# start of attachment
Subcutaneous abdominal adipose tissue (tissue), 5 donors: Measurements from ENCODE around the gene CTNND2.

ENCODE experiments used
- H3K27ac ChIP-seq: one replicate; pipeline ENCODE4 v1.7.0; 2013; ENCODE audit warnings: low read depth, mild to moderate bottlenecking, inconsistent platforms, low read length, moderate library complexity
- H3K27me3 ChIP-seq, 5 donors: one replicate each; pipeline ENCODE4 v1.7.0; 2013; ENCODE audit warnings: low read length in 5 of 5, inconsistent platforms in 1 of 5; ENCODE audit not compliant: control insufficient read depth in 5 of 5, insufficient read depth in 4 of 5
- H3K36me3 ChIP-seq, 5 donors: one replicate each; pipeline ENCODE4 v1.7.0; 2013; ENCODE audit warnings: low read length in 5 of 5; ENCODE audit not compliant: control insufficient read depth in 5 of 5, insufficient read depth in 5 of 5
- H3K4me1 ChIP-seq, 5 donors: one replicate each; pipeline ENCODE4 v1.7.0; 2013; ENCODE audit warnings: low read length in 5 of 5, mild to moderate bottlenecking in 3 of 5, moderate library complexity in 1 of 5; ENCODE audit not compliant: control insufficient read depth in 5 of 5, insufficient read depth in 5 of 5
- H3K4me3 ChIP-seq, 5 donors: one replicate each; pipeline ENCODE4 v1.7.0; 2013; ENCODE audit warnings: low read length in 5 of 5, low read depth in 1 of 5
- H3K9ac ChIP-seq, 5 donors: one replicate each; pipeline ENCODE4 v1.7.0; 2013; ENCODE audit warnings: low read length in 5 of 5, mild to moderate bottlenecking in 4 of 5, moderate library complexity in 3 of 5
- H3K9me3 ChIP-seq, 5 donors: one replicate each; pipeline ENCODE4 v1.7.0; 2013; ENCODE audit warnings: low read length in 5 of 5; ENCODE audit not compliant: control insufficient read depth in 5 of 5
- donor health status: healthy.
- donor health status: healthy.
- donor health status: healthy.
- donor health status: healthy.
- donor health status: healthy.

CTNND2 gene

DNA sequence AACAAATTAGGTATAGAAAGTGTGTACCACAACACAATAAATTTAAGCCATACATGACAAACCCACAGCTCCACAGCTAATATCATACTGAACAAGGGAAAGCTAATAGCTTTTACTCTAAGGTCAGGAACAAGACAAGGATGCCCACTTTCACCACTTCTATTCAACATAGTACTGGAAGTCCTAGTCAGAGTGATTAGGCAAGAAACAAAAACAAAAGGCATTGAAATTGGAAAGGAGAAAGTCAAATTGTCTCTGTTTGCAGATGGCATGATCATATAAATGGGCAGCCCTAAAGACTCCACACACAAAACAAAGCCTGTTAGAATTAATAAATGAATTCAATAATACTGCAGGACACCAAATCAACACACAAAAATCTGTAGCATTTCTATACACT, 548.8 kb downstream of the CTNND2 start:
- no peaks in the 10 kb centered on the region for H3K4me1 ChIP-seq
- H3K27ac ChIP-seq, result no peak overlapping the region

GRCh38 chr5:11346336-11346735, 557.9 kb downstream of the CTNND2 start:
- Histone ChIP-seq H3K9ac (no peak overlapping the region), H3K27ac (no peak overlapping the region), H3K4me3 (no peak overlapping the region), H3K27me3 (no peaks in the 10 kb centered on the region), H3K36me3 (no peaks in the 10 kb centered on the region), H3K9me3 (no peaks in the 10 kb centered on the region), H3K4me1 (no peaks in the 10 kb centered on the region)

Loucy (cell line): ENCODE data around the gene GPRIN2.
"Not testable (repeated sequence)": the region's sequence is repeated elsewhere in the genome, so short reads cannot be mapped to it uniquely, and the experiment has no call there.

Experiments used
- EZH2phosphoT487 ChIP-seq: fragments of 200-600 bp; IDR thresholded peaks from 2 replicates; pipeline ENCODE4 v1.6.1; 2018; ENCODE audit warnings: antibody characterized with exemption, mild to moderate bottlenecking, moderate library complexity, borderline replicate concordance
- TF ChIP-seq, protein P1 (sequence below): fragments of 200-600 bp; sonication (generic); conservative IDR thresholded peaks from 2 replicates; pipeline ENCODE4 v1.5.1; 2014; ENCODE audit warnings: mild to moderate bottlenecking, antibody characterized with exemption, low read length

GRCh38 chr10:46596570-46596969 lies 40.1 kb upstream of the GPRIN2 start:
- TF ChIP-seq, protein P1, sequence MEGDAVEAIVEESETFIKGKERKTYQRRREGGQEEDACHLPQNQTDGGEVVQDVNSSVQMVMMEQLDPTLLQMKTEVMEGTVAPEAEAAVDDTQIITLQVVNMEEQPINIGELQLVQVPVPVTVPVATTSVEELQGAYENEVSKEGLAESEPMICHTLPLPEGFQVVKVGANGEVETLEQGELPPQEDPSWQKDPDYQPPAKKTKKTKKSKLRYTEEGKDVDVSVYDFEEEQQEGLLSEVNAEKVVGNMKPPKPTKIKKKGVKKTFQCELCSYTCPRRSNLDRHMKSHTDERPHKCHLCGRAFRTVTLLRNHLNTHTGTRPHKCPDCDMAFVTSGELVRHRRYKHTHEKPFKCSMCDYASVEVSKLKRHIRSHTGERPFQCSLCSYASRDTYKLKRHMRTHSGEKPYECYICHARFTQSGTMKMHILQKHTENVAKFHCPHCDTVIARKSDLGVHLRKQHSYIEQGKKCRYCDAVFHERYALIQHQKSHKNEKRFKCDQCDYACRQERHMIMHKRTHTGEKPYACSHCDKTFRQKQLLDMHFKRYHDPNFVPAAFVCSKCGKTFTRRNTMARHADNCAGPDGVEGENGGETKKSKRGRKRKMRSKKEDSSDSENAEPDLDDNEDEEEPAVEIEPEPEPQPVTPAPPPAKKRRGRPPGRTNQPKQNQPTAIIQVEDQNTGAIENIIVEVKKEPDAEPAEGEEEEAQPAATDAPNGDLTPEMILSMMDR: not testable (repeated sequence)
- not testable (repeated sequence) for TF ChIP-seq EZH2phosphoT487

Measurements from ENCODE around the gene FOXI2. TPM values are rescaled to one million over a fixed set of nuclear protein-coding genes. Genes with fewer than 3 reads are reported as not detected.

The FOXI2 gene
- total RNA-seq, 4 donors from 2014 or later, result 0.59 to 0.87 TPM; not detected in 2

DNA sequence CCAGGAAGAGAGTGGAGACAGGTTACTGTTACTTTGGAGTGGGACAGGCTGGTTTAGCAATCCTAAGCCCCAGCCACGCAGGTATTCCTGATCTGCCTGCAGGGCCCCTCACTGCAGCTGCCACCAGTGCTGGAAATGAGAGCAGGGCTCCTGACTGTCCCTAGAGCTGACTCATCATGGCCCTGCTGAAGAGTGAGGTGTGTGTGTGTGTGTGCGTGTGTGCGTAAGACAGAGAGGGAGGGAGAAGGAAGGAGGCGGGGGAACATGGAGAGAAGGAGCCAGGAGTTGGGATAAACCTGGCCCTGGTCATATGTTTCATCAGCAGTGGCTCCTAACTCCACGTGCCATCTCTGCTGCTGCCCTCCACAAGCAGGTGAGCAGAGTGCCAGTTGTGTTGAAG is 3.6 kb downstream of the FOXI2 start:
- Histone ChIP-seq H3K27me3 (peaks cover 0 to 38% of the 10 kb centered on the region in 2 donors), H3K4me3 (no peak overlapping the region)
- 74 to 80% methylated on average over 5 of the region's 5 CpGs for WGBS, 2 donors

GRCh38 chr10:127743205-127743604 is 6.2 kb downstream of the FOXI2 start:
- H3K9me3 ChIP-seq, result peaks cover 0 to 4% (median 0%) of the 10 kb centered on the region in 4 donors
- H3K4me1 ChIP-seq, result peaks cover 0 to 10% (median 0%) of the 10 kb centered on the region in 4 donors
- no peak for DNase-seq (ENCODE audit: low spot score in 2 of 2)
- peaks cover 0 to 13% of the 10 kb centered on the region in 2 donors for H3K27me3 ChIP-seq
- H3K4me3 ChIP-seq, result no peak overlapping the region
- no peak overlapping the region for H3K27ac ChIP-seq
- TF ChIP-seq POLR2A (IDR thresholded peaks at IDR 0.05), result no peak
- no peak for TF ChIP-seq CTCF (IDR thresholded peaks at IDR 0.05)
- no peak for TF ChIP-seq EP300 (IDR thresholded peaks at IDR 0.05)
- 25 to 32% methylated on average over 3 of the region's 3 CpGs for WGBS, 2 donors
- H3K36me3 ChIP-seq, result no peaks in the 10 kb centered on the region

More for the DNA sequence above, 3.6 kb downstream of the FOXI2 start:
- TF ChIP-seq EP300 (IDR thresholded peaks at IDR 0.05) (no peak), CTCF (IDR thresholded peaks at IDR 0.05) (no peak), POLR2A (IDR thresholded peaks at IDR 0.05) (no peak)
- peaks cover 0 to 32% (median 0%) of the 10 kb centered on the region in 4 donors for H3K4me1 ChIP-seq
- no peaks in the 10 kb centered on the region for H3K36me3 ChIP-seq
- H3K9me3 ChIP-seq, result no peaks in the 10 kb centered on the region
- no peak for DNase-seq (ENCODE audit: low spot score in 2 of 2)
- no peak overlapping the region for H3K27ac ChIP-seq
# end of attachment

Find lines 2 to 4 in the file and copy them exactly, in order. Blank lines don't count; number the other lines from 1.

ENCODE experiments used
- H3K27ac ChIP-seq: one replicate; pipeline ENCODE4 v1.7.0; 2013; ENCODE audit warnings: low read depth, mild to moderate bottlenecking, inconsistent platforms, low read length, moderate library complexity
- H3K27me3 ChIP-seq, 5 donors: one replicate each; pipeline ENCODE4 v1.7.0; 2013; ENCODE audit warnings: low read length in 5 of 5, inconsistent platforms in 1 of 5; ENCODE audit not compliant: control insufficient read depth in 5 of 5, insufficient read depth in 4 of 5